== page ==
Local, sustainable farms only lack the highly chemicalized, mechanized, specialized, and industrialized methods of many large factory farms. Traditional methods of sustainable agriculture do not deplete soil, water, air, wildlife, or community resources. Chemicals, fertilizers, and herbicides are kept to a minimum.

Food grown or raised close to home also doesn’t have to be transported across the country–another boon to the environment.

For some, buying locally is a matter of taste. Fruits and veggies grown in your community were probably picked within the last few days–so they’ll be fresh, crisp, sweet, and packed with flavor. 

Minnesotans can support local farm families by buying their products at local farmers’ markets, in certain co-ops, grocery stores and restaurants, and through the Minnesota Grown program. Another way to support local producers is by joining Community Supported Agriculture (CSA) programs that offer memberships in seasonal growing operations.

“By joining a CSA, you get as close to the farm and farmer as you can possibly get,†explains James of Fresh Earth Farms. “Most CSA farmers are available to speak with you about how things are grown, why snap peas and tomatoes are never in the same box, etc. You can be more assured you are getting local produce by joining a CSA.â€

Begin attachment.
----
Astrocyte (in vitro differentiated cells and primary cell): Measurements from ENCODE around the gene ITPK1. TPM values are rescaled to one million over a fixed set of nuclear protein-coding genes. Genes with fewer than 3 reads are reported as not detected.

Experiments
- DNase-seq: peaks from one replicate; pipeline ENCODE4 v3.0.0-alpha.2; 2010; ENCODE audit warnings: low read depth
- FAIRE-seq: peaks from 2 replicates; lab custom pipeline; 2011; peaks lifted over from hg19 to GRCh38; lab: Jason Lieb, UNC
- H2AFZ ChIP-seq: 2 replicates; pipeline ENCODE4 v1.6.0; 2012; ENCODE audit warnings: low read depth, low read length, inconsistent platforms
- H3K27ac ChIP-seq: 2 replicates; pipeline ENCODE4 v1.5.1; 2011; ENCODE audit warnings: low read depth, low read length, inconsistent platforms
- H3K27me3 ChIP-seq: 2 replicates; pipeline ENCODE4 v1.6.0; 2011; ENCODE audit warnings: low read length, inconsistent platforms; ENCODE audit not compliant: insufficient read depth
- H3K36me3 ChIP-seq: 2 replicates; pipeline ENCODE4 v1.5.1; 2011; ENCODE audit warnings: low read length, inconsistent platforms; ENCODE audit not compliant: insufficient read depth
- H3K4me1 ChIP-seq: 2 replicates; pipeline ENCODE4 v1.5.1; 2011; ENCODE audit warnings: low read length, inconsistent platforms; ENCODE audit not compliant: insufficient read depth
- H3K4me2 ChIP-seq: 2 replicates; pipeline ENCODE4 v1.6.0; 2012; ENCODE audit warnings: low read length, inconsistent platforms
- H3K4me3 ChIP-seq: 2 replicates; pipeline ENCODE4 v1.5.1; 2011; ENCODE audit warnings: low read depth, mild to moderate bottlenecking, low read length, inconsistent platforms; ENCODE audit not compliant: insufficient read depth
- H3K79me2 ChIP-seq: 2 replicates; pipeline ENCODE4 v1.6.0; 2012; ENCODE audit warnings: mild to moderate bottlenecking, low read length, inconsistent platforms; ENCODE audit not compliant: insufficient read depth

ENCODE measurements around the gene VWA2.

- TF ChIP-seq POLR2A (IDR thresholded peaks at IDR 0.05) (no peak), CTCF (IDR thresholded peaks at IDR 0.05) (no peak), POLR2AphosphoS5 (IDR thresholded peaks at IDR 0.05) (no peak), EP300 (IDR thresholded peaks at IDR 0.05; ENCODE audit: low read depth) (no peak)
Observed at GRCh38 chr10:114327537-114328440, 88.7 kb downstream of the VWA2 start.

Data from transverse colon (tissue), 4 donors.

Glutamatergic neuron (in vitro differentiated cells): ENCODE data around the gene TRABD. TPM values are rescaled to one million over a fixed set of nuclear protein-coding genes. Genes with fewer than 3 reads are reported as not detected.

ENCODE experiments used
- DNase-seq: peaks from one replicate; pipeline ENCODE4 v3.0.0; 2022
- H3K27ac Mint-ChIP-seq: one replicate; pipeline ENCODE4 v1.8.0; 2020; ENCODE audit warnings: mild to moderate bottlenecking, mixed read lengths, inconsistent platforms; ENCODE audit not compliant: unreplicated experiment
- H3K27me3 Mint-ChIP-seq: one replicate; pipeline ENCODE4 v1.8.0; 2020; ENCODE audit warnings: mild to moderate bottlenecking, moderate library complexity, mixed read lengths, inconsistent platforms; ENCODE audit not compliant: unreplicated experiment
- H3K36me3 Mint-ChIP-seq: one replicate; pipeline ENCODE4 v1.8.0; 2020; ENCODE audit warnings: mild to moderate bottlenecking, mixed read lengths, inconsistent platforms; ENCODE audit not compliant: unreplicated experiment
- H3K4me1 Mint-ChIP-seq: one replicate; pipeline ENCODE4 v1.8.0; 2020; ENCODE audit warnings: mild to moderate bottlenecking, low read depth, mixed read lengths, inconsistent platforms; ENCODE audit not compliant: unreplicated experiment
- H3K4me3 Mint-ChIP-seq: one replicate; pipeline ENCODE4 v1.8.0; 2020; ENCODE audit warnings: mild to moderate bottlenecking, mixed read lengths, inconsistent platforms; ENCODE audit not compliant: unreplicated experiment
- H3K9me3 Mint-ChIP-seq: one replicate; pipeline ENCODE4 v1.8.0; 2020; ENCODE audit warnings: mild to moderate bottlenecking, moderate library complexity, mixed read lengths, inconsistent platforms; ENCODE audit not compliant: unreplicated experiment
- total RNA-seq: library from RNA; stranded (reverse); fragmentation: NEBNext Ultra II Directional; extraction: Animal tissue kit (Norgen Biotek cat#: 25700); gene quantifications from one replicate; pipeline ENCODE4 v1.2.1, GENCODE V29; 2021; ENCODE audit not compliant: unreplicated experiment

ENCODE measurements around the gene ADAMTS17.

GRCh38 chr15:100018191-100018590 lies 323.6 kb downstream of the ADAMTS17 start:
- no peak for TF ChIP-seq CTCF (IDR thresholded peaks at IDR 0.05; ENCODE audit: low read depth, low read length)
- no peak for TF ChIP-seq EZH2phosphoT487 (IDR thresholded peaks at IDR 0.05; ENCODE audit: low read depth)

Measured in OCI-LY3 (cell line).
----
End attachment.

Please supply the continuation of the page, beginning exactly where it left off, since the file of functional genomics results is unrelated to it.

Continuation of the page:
Ask your local supermarket, restaurant and school why they’re not serving local food. Challenge your city to do more, and support laws that protect small-scale farmers.

Josephine Williams, 24, works at the Women’s Environmental Institute (WEI), a center for environmental justice advocacy, research, and retreats and conferences. The WEI features an Alternative Farm Campus providing outreach and education in organic agriculture, sustainable development, and organic food production. While Williams didn’t grow up on a farm, she would one day like to farm full-time.

“I always felt a connection with the environment, but I took it for granted until I moved to the city and lost that connection,†she says. “I think, in general, human beings have a fundamental need to relate to nature.â€

This fundamental need isn’t nurtured the way it was for her parents generation, when just about everyone had a connection with a farm, she points out.

“Young people growing up today think food comes from the store; we don’t think about what’s behind it,†Williams comments.

She suggests encouraging young people to get outside in the fresh air, into nature, into the garden in order to better appreciate and respect the environment.

 “If we get children outdoors, they’ll find wonder in the natural world. That’s the key to raising the next generation of environmental stewards,†Williams comments.

Teaching the next generation to respect and appreciate the earth could be the answer to safeguarding the future of remaining family farms across the United States.